Students at Pinehurst cleaned around the entire school campus. They have a working garden and added two new beds to the garden along with a new bench. They use the food grown from the garden in the school cafeteria.
River Oaks Middle
Students and staff at River Oaks take great pride in their school campus. The whole team worked together to pick up trash, pull weeds, lay pine straw, and plant flowers. Part of the day was spent beginning new flower boxes for the new garden and greenhouse. The school matched the $100 provided by KNCB so that new flowers and shrubs could accent the entrance to the building.
Students from ninth grade advisory classes participated in a clean sweep of the school’s campus and the front entrance on Ashley Phosphate Road. Students planted flowers at the front entrance to the school. In addition, P.E. classes and sports teams cleaned their fields and collected recycling.
Windsor Hill Arts Infused Elementary
The after school Garden Club and student council members took on the task of creating a butterfly garden in one of the school’s courtyard areas. The garden club planted seedlings in the preexisting vegetable garden. The seedlings included kale, onions, tomatoes, snow peas, and cabbage. In addition, the recycling club recycled paper, cans, and bottles throughout the school and school grounds.
The community decided to concentrate on areas of public access where debris accumulated because of no accountability of ownership along the inner boundary of the community. The ditch area, rail crossing, community entrance sign, and street patrol of the community were the focal points. They created a flower bed at Misroon Street, planted approximately 50 flowers at the two entrances, and removed 40 tires from the ditch area and public right of way. The community sponsored lunch for the volunteers who assisted with the cleanup.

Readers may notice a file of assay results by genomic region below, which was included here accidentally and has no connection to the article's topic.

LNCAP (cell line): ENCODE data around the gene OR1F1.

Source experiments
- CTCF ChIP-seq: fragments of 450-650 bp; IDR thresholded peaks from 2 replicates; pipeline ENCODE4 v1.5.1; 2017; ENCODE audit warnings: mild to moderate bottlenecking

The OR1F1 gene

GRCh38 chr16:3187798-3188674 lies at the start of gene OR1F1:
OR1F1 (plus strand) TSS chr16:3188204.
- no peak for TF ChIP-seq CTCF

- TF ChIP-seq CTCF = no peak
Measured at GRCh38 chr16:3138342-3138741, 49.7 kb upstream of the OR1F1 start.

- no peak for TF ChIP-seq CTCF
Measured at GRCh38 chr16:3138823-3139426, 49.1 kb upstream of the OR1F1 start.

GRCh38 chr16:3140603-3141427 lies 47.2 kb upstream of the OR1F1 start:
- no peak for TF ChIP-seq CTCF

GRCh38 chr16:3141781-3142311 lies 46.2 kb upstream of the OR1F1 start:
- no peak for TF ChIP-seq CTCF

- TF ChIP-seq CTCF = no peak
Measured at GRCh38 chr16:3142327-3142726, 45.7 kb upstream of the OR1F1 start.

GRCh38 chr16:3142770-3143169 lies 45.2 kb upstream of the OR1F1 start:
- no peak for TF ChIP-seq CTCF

Volunteers worked in the garden, raking and cleaning weeds out of the garden beds. The planted green peppers, tomatoes, green beans, onions, squash, and cucumbers. They have been creating this garden for three years and work in it and add to it as needed.
Residents of the Chicora-Cherokee Neighborhood removed trash from eight streets. Residents also beautified the area by creating flower beds on the corner of Reynolds Ave and Troy Street and at the Gussie Green Community Center. In addition, some residents maintained the community garden by weeding and planting the summer crops.
Volunteers from Colony North removed 100 bags of pine straw and weeds and trimmed pine trees in the median on Norwalk Drive. The neighborhood is in the process of growth of the surrounding land and the expansion of Northside Drive. They will soon have new plants installed in the area in front of their neighborhood sign after construction is complete.
Courtyards at Wescott
Volunteers painted new community benches, installed new plantings, and installed storm drain markers throughout the neighborhood on twenty different storm drains.
Dorchester Terrace partnered with Dorchester Waylylan to complete a neighborhood cleanup project. The neighborhoods together removed more than 400 bags of litter and debris.
Dorchester Waylylan partnered with Dorchester Terrace to complete a neighborhood cleanup project. The neighborhoods together removed more than 400 bags of litter and debris.